There are organizations like the American Red Cross, local shelters and the Federal Emergency Management Agency (FEMA) that can be very helpful in finding resources and places to stay during hurricane season. If pets are in the home, don’t forget to pack up a goodie bag with food, potty bags, kitty litter, blankets and a few comforting toys.
Should one have mobility concerns, a plan should be in place to help an older adult get safely down any stairways if evacuation is called for.
What to Do as the Storm Approaches
Hurricanes generally approach the coast slowly, so advisories are issued a few days in advance. However, try to run through your escape and protection routine every few months, which provides an extra sense of security. Waiting until the last minute could result in shortages of key supplies as people stock up. Keep an eye and ear on the television and radio reports, board up windows as needed and clear away any loose items in the yard.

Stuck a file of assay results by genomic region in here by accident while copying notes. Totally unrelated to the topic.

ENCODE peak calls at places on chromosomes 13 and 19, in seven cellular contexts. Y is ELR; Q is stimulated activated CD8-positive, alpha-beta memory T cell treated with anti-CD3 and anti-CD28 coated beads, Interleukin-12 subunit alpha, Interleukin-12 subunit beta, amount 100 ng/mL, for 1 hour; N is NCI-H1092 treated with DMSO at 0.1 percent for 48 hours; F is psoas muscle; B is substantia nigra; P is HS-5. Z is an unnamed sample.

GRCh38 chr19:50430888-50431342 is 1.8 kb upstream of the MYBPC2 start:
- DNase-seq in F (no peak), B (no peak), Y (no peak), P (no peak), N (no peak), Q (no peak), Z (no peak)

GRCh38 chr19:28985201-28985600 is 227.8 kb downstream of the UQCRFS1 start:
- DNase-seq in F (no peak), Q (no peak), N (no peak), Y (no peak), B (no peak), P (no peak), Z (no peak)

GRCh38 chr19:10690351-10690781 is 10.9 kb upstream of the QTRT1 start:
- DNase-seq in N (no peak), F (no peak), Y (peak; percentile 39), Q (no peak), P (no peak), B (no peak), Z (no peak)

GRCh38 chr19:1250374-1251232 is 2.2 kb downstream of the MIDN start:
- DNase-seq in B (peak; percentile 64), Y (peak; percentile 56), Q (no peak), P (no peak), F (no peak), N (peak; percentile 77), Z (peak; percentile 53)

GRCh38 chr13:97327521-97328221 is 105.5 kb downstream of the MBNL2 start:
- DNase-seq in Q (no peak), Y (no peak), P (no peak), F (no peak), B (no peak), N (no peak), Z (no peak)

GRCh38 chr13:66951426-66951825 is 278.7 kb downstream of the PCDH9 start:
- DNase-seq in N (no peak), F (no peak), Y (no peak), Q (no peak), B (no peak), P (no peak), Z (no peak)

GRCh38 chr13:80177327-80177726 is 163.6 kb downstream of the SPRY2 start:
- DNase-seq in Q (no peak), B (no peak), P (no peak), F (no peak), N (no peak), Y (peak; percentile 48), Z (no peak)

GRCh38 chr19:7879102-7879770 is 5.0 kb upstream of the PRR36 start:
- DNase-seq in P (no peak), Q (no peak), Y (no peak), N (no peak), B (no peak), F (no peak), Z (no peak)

Concerned About a Family Member?
If there is any doubt that you or an older person in your life might need to receive medical care during the storm, you’ll want to call and get pre-admittance approval from a local senior housing community. This option provides a safe space, and there will be no need to worry about losing power, missing medication, or their overall wellbeing.
Benefits of Living at a Florida Senior Living Community
When you choose a senior living community in Daytona Beach, FL, there’s no need to be concerned about a loved one during hurricanes. At Sunscape, we ensure residents can live with peace of mind and live their best life knowing they are covered in case of an unfortunate power outage.
Most current backup generators are designed to start working automatically. Within seconds of a typical utility outage, an automatic transfer switch can sense the loss of power. When this happens, a command signal is sent immediately to the generator.
Having a backup generator is wise for any Floridian, and it’s an absolute must for powering up medical equipment during a power outage especially for those who need oxygen or other medications that rely on electricity or battery packs. Not only can the generator help with medical equipment, but it will also keep the food from spoiling, preventing many seniors from going hungry or getting sick as a result of a utility power outage.
These are only a few of the many reasons why generators are of utmost importance in assisted living and memory care communities.
How Are Tropical Storms Named?